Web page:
A business's cash flow break even point is a vital calculation that can help you evaluate the financial health of a company. This figure takes into account not only how much the company needs in sales to pay its expenses, but also when the money from those sales will be collected versus when the bills are due. Learn how to calculate a cash flow break even point so you can foresee any periods where you may have to borrow money or sell assets to cover expenses.
Forecast sales for the coming year. This forecast should be based on strong factual evidence, past performance and an analysis of the market, the number of customers available, the strength or weakness of your competition, and the overall economic outlook. Make a conservative estimate of your sales on a month-by-month basis for the coming year.
Determine your average collection time on outstanding sales. For example, you may have large customers who expect a 60-day period to pay invoices, and you may have cash customers who pay on delivery. Determine the average of all your current customers' payment periods. Assume that your current customers are indicative of your customers for the coming year and that you can expect a similar delay in payment on average.
Examine your fixed costs, the ones you pay on a monthly basis. These can include rent, lease payments on equipment, loan service and wages. Mark down the amounts that will need to be paid for each month.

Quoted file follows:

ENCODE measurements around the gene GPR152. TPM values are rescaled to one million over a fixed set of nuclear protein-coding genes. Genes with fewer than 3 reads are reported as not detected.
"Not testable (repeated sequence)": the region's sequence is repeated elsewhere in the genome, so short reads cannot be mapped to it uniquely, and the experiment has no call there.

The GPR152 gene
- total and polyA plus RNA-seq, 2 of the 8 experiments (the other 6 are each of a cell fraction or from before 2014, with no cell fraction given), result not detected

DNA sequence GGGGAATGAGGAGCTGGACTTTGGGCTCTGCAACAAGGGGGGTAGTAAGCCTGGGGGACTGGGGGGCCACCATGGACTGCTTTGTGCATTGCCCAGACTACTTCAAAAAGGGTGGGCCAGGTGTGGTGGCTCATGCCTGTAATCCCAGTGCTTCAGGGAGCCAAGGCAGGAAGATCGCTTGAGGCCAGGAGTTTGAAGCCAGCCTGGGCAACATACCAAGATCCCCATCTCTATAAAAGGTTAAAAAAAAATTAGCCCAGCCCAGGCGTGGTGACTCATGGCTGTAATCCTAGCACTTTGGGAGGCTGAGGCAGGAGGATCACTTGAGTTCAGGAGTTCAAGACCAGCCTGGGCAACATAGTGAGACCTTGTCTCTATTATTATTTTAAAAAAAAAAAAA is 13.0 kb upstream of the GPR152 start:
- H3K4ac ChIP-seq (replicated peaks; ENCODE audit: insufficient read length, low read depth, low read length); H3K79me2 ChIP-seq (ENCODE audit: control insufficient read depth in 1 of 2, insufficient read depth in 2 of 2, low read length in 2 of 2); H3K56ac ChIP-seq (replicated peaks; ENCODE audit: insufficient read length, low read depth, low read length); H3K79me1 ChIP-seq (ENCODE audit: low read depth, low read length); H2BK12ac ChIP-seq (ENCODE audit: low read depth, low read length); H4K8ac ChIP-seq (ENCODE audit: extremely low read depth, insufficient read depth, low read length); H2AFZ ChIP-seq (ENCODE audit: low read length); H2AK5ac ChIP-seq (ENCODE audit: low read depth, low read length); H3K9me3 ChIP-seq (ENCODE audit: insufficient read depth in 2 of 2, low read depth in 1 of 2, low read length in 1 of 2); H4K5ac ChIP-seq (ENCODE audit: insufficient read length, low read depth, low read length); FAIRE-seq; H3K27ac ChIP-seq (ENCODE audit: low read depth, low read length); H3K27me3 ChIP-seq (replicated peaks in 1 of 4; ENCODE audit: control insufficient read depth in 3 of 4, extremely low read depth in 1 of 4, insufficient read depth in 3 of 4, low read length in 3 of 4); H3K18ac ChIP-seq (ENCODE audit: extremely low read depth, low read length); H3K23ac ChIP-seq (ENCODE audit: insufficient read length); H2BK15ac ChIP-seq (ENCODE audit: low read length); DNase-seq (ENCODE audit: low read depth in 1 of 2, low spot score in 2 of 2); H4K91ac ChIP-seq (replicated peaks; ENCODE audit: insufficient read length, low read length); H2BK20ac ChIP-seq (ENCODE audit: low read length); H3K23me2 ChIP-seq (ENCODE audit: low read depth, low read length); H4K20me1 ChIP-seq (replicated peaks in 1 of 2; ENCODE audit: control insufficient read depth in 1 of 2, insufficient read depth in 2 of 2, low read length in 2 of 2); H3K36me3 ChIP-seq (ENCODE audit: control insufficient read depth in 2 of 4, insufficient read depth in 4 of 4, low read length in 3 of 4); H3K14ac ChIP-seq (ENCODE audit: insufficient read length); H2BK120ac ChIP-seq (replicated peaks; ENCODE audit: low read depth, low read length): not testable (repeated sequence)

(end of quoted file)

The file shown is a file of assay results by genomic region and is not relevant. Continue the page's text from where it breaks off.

Write down your variable costs. These include materials and supplies, as well as the purchase of new equipment. It is not always possible to predict when these expenses will arise, but you can use past years as a guide and make some educated guesses.
Add up your cash on hand. Any cash you have in bank accounts should go into this figure. You can also add your accounts receivable that are currently due.
Perform your cash flow break even calculation. For each month, add your expected collections from past sales. Add up your projected expenditures. The amount where your collections equal your expenditures is the cash flow break even point for that month. Do this for each month and note any potential shortfalls you may have to cover with cash on hand, borrowing or sale of assets.
Kevin Johnston writes for Ameriprise Financial, the Rutgers University MBA Program and Evan Carmichael. He has written about business, marketing, finance, sales and investing for publications such as "The New York Daily News," "Business Age" and "Nation's Business." He is an instructional designer with credits for companies such as ADP, Standard and Poor's and Bank of America.